The vast majority of American executives, economists, and financiers are against the current White House trade stance.
“If there is a deal — if and when there is a deal — it will be on President Donald J. Trump’s terms. Not Wall Street terms,” Mr. Navarro said in his speech on Friday. “If Wall Street is involved and continues to insinuate itself into these negotiations, there will be a stench around any deal that’s consummated because it will have the imprimatur of Goldman Sachs and Wall Street.”
A senior White House official described the comment as a thinly veiled tweak at Gary D. Cohn, a Goldman Sachs executive who served as chairman of Mr. Trump’s National Economic Council until this year and who described the China tariffs as a “tax on Americans” in an interviewthis week. Mr. Navarro frequently sparred with Mr. Cohn over trade while the two worked together at the White House, and Mr. Cohn ultimately resigned after his views were essentially ignored by the president.
A positive week for stocks…
But the up days (Monday through Wednesday) were uninspiring in terms of volume and breadth while Thursday and Friday were demoralizing to the bulls.
As for sectors, it was a week to play defense…
Healthcare, REITs, Utilities and Staples outperformed, while higher risk Biotech, Semis and Internet stocks underperformed.
If your cash isn’t making at least 2%, you need to find a new instrument…
Even 6-month T-bills are now yielding 2.5%, so there is no reason for a risk-free savings account to be paying you less than 2%. Go shop around. Get a new toaster.
In his quarterly letter Ron Baron interviews a top bank CEO to find out his potential concerns in the market. Thought it was interesting that this was specifically highlighted…
But, in his opinion, “the most discomforting issue is market structure.” The proliferation of ETFs has given traders an ability to invest in bond ETFs that own illiquid underlying securities. There are now $1 trillion invested in bond ETFs and few investors are even sure what is in those ETFs. Further, people have been leveraging those ETFs like equities. My friend called these “structured products the grandson of portfolio insurance and the son of credit default swaps (‘CDS’).”
“Portfolio insurance” is what exacerbated the Crash in 1987 and significant CDS counterparty risk had an important role in the financial crisis 10 years ago. Further, “HFTs, high frequency algorithmic traders, presently account for more than half of the daily trading volumes. Since HTFs are generally undercapitalized, a mistake or just a fat finger, could hit markets like a hurricane!”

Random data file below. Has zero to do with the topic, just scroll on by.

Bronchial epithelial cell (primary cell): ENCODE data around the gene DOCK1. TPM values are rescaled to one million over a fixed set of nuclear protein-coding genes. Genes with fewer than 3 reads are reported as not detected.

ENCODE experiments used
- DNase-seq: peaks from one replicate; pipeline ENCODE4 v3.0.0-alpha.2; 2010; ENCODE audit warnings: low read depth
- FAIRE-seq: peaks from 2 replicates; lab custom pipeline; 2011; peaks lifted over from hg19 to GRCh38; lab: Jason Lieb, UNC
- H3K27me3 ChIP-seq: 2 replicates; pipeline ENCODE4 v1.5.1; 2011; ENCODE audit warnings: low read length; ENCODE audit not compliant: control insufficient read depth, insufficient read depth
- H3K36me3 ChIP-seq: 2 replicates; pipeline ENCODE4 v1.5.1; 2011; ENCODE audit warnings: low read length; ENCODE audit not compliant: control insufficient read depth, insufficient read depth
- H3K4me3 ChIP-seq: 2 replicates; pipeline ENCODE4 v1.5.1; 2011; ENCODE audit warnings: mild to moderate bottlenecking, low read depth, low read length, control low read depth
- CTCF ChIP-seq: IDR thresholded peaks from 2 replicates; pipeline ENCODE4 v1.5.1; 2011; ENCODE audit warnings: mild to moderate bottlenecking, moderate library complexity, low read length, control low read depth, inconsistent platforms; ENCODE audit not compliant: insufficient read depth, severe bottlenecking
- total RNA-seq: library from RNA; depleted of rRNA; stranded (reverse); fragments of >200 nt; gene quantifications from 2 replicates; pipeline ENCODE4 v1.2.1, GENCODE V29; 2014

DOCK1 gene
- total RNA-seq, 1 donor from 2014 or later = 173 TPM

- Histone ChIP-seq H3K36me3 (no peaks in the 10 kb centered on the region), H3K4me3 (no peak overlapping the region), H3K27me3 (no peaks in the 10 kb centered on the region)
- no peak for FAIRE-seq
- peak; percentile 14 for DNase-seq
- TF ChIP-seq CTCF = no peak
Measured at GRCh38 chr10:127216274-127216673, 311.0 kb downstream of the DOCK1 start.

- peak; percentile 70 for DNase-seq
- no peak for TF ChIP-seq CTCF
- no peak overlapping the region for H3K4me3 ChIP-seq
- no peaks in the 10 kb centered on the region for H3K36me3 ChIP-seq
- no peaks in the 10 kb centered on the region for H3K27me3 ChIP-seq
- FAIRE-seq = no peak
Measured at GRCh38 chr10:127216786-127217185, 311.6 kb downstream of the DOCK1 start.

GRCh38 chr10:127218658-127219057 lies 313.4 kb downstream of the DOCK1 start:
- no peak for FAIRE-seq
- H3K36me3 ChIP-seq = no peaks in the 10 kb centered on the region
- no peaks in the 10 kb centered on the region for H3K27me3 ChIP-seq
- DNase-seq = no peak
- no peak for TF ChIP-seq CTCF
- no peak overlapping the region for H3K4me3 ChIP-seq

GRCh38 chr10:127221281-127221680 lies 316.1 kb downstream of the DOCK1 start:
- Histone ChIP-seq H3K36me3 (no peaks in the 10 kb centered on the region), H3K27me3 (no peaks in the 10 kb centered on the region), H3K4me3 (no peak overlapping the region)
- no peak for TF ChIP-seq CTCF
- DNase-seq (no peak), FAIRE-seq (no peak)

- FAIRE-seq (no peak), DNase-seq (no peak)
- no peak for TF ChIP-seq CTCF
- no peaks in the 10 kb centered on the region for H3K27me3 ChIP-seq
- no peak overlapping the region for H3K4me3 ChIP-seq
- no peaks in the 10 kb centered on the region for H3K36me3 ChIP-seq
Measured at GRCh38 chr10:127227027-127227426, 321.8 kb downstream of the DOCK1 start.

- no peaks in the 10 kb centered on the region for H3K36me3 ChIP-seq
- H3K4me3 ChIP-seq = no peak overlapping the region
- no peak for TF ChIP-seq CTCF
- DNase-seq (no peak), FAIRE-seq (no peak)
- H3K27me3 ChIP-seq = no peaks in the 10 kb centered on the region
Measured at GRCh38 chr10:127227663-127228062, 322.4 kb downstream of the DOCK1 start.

In my opinion, the dramatic 10% market “correction” in the month of October was caused by exactly the market structure issues my friend described to me four weeks ago. It was not the result of any important change in business fundamentals or prospects. Which shows exactly how smart he is…and why he was able to become the Chairman of this bank from his start in an urban “hood.”
Link to the full Ron Baron letter…
There is no better picture than this one to capture the 2018 midterm elections…
(@gmoomaw: Classic Bob Brown shot from the @SpanbergerVA07 victory speech)
Voter turnout was massive…
Women and suburban voters showed up and voted…
Many good G.O.P. politicians ran into a very hot hand of Democrats, Independents and even Republicans who wanted to send a strong message. The G.O.P. has two years to figure out what they want to pitch. And if they don’t solve the Trade Wars soon, they will also have a recession to factor into their campaigns.
Mum, can we get Robb Stark to be the next James Bond?
Bodyguard was brilliant. Thank you Mum.
Just go order this holiday gift for your teenage daughter now before they sell out…
A new kind of beach reading has come to the US. “Penguin Minis” are books, super light and tiny, whose pages flip horizontally. On Oct. 23, Dutton Books for Young Readers, an imprint of Penguin Random House, released four mini versions of past novels by bestselling YA author John Green, unabridged.
And they work.
At 4.75 by 3.25 inches closed, Penguin Minis are smaller than an adult hand and slightly wider than the original iPhone. When the books are open, they’re almost exactly the same size as a Kindle Paperwhite and slightly bigger than the iPhone XS Max.
Finally, here is one University of Alabama professor who has been pushed to the limit by his students…
Explore 361 Capital: